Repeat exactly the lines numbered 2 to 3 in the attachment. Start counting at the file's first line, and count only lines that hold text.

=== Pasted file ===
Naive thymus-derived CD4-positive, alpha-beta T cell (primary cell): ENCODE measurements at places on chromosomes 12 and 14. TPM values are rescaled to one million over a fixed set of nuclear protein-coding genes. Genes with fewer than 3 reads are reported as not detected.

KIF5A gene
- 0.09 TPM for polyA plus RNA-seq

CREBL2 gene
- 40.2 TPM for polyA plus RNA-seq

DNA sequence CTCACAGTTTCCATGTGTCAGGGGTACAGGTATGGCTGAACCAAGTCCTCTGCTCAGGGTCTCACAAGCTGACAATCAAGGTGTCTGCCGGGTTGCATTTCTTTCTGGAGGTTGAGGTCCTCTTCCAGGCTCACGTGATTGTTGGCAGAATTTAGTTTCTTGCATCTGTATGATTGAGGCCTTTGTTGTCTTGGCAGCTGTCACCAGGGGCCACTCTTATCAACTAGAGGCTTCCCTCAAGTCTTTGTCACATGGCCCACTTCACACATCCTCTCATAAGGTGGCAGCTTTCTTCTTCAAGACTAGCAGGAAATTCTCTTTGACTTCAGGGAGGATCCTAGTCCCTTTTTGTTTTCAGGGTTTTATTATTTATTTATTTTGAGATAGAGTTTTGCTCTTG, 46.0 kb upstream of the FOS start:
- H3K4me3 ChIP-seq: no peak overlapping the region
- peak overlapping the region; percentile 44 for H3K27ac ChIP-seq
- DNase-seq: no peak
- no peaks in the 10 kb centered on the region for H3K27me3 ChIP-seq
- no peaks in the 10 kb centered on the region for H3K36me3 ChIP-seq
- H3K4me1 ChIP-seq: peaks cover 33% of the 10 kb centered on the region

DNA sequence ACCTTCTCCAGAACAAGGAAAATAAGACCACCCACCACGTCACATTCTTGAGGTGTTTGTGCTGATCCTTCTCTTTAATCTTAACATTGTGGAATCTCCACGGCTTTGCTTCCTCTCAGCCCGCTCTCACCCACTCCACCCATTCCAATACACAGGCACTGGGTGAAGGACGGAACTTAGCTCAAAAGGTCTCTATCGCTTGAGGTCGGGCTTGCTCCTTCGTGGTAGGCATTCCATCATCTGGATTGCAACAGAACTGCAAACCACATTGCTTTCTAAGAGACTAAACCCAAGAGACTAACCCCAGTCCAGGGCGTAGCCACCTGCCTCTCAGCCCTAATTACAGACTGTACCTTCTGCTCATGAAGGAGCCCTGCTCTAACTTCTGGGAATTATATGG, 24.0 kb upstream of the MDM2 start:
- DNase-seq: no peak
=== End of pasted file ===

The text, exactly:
KIF5A gene
- 0.09 TPM for polyA plus RNA-seq